It’s tough seeing your partner struggling with depression and not knowing what you can do to help. In episode 277, I received a question from a concerned listener looking for suggestions on how they should approach their partner with my words and actions that could help. In this post, I dive into more detail and offer advice on how to be the best for the people that you love and care about.
My question for you relates to depression within a relationship. My boyfriend goes through periods of time where he is in a very depressive state, not to the point where it is hard for him to do things, but he just doesn’t enjoy his job, activities, or even being around people while he feels like this. He told me that he almost goes numb and doesn’t feel emotions too strongly for others and himself; for example, it is even hard for him to say “I love you” back to me during this time.
Before meeting me he typically dealt with this by himself and says eventually it goes away, but since he has me now it is very hard for me to watch him go through this and not help. When he is not in this state, our relationship is the perfect dynamic.
Any suggestions on how I should approach him with my words, actions, etc., that could help him feel better, not alone and wanted?
Great question. I love questions like these of people trying to figure out how to be the best for the people that they love and care about.
It sounds like you both have some pretty good self-awareness here. He understands a bit about his depressive symptoms and his tendencies, and you are beginning to understand what he looks like in that mode as well as your own reactions to it. What he described to you of being unable to feel is a common symptom in depression called anhedonia. It literally means the inability to feel. You most often hear about this when it comes to lack of positive feelings. Inability to feel pleasure, lack of interest in activities and such, but it can definitely happen on the other side as well. Things that would normally make you feel sad or despondent might feel… meh. It’s great to hear that he isn’t at the level where his life becomes entirely unmanageable. Instead, it sounds like he goes into recluse mode and autopilot.
Take care in your assumptions
I think that your feelings are valid. You’re allowed to be taken aback and a little hurt by the thought that he can’t even feel his love for you in those moments. I hope that the consistency of him always coming back and continuing to care for you helps to put that into perspective. It’s allowed to be hard, but I want you to be careful about overinterpreting what it means. What you are hearing is an expression of his depression, not a change in the way he feels about you.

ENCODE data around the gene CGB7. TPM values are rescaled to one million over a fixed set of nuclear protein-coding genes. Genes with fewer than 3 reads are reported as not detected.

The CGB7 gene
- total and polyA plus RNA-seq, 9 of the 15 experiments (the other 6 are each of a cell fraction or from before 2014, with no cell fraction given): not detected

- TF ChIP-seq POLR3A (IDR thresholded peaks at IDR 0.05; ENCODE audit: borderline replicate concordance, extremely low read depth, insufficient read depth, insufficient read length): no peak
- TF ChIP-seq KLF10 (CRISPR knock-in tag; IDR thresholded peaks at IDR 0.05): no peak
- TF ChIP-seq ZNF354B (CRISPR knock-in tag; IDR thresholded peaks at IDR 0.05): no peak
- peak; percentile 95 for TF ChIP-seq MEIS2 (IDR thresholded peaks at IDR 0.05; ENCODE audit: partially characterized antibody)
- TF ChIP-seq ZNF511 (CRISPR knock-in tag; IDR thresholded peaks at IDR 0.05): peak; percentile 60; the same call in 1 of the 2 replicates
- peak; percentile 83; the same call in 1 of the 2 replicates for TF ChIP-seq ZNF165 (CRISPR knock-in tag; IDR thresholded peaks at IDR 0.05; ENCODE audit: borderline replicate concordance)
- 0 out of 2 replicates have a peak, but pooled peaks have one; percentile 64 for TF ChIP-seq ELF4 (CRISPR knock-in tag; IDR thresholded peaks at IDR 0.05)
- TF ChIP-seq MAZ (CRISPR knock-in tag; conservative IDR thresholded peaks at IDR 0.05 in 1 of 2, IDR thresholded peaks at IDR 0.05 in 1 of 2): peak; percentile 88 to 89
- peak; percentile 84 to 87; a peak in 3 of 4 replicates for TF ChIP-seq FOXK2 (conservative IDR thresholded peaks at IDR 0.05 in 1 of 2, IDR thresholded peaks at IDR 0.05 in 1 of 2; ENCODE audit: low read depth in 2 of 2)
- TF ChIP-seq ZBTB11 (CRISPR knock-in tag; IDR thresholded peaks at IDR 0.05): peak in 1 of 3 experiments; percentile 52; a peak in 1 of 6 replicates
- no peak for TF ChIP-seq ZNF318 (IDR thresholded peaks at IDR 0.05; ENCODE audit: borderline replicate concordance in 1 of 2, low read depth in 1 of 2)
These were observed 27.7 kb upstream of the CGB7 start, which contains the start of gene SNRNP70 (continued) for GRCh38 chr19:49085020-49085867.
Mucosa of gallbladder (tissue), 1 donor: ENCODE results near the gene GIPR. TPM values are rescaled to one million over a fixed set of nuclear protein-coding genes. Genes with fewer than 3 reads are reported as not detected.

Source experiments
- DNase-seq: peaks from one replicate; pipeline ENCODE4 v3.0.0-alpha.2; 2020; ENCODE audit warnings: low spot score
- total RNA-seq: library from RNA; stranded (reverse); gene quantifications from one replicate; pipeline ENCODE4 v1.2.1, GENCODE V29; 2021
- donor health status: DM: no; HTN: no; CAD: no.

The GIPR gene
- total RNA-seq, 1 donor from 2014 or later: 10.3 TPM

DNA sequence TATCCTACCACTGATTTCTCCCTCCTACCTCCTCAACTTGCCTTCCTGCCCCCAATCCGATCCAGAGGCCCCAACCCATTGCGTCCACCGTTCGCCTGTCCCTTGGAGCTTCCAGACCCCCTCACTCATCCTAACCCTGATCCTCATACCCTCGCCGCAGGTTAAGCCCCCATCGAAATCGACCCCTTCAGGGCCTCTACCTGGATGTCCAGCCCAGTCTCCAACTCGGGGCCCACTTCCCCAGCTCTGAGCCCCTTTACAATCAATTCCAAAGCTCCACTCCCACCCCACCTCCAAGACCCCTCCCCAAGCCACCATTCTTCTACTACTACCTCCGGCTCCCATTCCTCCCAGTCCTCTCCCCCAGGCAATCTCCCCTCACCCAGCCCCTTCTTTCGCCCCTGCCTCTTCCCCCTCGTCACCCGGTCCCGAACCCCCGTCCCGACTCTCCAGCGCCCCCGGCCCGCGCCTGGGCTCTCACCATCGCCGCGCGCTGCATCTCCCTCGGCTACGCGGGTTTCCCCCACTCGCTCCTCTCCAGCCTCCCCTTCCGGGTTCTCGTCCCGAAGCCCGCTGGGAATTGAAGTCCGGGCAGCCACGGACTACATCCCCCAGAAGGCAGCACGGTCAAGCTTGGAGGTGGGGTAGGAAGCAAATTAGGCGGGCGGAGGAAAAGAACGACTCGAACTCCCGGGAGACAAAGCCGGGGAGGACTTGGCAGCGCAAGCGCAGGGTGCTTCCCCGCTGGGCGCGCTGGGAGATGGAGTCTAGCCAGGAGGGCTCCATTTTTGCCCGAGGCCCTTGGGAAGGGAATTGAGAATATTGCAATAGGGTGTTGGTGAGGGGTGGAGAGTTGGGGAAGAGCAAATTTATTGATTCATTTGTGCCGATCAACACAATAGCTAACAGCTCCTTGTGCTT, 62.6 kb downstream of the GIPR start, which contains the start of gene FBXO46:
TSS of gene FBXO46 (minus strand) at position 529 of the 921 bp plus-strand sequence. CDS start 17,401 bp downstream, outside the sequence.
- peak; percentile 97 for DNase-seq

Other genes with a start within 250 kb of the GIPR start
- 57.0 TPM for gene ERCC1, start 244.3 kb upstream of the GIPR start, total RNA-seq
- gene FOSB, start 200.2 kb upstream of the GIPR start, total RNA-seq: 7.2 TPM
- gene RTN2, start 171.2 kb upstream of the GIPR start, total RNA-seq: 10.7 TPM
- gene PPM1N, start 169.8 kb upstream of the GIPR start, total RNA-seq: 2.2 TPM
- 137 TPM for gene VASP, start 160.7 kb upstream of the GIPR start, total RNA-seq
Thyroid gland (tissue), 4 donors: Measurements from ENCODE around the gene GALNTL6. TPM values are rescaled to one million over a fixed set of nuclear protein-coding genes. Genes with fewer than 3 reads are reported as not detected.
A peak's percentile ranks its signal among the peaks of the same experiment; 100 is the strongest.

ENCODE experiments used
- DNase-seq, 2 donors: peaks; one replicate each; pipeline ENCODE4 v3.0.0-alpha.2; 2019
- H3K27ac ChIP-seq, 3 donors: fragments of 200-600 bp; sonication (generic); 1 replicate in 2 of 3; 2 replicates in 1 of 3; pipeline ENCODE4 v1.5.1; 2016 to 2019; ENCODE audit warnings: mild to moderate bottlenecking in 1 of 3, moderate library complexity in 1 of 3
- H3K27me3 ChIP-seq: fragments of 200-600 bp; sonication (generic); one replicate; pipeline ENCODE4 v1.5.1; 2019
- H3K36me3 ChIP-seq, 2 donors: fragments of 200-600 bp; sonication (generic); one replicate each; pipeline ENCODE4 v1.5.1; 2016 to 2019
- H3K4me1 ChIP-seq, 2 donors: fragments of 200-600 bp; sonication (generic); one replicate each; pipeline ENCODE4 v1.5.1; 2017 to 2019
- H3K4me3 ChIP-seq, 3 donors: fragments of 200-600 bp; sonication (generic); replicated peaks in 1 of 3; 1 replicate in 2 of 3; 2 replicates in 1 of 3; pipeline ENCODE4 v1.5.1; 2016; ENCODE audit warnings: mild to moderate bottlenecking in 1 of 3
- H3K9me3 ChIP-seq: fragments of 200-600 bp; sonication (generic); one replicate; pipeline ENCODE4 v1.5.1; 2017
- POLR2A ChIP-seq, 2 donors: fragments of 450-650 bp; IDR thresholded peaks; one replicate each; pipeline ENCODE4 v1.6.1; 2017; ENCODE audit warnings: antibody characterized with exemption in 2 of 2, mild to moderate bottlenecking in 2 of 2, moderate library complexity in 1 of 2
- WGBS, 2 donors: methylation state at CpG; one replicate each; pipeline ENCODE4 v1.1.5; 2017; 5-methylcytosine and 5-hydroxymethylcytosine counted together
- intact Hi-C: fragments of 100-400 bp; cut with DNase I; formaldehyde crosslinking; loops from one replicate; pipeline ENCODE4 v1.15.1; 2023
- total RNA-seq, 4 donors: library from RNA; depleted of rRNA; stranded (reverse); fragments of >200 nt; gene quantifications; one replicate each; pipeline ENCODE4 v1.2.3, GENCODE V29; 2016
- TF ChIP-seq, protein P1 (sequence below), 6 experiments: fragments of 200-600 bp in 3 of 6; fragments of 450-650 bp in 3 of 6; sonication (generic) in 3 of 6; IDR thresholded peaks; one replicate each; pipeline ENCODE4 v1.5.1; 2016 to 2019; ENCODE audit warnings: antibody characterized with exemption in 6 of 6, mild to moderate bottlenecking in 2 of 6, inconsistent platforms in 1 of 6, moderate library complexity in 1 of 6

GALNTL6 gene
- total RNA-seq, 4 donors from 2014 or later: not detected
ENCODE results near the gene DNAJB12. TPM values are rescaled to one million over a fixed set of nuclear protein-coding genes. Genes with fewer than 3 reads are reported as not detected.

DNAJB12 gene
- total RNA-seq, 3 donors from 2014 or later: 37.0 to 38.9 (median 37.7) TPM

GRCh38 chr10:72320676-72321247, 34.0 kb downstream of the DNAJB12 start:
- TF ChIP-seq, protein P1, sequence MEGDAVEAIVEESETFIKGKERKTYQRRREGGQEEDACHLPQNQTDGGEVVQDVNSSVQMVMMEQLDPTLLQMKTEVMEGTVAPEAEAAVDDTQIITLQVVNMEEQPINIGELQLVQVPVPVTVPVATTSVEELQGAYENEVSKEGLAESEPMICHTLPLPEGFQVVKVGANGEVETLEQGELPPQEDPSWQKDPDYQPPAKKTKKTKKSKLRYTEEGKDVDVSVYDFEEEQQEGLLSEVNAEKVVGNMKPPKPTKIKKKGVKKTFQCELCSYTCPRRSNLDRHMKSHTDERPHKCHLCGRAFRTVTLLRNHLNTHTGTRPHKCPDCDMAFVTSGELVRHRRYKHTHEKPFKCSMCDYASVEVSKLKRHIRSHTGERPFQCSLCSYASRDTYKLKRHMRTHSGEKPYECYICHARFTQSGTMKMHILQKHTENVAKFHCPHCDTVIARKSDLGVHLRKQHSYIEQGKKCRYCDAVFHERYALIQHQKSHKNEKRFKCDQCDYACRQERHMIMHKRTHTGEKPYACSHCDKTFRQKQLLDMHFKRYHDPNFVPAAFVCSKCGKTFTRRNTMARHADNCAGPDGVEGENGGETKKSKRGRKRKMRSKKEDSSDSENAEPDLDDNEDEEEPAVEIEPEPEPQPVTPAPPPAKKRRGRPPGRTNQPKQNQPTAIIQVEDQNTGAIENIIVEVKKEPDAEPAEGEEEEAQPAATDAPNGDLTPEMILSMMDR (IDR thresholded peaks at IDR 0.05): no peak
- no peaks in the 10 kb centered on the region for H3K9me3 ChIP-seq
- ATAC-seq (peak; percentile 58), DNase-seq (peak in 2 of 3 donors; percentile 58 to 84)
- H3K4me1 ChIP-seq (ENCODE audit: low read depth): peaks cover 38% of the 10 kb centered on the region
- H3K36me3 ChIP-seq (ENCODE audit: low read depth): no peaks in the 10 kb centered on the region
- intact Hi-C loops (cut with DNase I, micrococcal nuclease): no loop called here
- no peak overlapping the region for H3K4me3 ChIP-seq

I think that there is some compromise to be done on both of your parts. On your part, you need to recognize that this is an enduring pattern, that it’s not personal, and that he will pull out. That means that even without any intervention, it is probably going to be okay. When he is in that depressed mode, it is probably also super hard for him to even understand what it is that he needs or what would be helpful. So, you need to be careful not to just push him too hard and agitate him by trying to be over-helpful. Now, you are also allowed to have your own boundaries. Just because he is in a depressed mode, that doesn’t give him license to act any which way. You are allowed to have certain behaviors that are off limits or minimum expectations. These are things that you can talk about. Things that help you feel cared for still when he is unable to care about anything.
Supporting your partner
When it comes to supporting him, I would consider the basic needs. Is he feeding himself, taking a shower, is there adequate daylight in the house, is he getting outside. You don’t need to be a nag about all of these, but these are some concrete ways that you might be able to provide support. You can also focus on being clear and consistent in your communication. Even if he doesn’t believe you in the moment, reminding him that you are there and will continue to be. That you care about him and what he is going through. That you think he is still a good person even when he doesn’t. Those words might bounce off him in the depressed moments, but they will linger in the air and can still make a difference for him in the end.
When he is not in a significantly depressed state, I’d encourage you guys to work on your communication overall. Work on being able to talk about difficult things without risk of blowing up or becoming overwhelmed. This practice at communicating will help you do better understand when he is drifting toward depression and it will also help to avoid unwanted misunderstandings. For a primer on communication skills, check out episode 217.
Take care of yourself
If you feel that his issues with depression are significantly interfering with him living a successful life, you can also encourage him to get treatment if he hasn’t yet. You might also benefit from support from others, especially during these times. Friends and family are great. There are also likely support groups that you can find with individuals in similar situations that might be helpful to normalize your experience and help you not feel as alone. Lastly, when he is depressed, more responsibilities and even emotional effort fall onto you. Therefore, it might make sense for you to up your levels of self-care during this time. That could look like prioritizing a group fitness class you love, playing video games, seeing your family members, or anything else that fills your cup and allows you to be a better, more satisfied person.
You can listen to this on Episode 277 of the podcast!
Thank you for the great question!
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